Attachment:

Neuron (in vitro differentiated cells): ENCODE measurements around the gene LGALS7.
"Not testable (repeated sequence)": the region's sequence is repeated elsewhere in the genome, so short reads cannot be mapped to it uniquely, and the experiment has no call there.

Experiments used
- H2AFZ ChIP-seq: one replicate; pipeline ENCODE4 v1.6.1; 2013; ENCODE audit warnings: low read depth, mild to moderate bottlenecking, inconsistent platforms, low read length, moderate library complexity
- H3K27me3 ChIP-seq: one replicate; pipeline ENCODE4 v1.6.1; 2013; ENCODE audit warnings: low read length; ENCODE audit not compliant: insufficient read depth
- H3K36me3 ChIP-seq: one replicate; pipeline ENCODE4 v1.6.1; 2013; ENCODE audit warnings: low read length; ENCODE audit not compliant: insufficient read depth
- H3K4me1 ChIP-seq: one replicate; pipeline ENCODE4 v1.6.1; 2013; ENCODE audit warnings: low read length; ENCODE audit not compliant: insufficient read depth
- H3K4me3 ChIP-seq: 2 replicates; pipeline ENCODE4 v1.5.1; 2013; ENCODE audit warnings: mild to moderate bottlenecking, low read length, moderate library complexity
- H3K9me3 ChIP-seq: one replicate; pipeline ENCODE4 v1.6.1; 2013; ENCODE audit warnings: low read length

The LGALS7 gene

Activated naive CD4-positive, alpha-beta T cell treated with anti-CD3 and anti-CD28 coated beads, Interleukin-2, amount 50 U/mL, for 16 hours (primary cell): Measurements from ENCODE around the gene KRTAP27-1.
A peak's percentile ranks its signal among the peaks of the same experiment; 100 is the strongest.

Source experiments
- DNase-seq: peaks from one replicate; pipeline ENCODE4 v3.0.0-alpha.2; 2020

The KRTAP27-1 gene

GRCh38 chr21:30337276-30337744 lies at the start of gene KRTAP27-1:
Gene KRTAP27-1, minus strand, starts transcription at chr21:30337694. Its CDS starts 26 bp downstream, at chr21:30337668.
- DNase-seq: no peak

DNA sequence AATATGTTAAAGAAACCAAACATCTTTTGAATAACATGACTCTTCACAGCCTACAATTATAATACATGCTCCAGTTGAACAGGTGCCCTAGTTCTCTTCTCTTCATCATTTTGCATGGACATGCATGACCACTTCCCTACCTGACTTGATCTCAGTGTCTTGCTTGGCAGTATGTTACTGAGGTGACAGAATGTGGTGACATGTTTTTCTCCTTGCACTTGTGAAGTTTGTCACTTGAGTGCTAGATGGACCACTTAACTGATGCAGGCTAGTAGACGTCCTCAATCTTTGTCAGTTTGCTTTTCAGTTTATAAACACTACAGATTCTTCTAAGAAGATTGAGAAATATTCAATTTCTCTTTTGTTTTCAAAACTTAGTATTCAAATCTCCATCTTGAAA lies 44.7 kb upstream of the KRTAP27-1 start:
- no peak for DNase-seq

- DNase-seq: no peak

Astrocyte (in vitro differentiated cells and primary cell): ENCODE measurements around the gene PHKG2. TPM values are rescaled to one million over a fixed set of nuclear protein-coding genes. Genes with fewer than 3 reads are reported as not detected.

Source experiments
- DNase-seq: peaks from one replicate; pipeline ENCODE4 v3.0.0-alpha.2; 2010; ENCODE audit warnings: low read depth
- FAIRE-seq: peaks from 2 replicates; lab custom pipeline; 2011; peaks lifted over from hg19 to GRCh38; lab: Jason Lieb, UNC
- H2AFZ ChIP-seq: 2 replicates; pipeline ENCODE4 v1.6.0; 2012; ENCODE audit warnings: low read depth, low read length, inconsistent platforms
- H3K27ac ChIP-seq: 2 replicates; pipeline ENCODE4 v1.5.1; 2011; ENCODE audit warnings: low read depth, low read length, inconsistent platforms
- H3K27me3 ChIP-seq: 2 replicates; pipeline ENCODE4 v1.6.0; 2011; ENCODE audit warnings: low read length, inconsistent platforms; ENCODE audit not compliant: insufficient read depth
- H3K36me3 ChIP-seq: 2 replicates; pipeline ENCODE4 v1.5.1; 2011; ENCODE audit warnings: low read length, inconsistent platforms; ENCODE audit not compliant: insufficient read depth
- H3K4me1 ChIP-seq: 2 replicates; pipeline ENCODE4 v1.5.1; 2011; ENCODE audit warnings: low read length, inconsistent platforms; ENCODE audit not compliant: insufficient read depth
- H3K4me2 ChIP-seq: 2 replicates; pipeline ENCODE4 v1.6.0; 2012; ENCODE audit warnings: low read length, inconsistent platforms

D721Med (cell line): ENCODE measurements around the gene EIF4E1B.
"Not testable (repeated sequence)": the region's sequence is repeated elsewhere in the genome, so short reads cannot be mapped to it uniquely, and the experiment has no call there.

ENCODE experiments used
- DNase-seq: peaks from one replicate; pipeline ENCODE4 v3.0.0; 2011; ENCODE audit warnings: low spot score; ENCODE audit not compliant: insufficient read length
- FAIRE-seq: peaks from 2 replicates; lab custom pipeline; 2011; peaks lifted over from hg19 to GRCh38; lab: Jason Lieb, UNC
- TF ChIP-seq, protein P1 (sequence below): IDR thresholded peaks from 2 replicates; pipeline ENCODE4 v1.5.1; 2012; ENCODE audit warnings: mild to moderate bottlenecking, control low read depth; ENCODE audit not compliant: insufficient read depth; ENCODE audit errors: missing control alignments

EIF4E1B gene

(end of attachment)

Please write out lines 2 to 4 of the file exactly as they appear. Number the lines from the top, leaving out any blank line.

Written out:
"Not testable (repeated sequence)": the region's sequence is repeated elsewhere in the genome, so short reads cannot be mapped to it uniquely, and the experiment has no call there.

Experiments used
- H2AFZ ChIP-seq: one replicate; pipeline ENCODE4 v1.6.1; 2013; ENCODE audit warnings: low read depth, mild to moderate bottlenecking, inconsistent platforms, low read length, moderate library complexity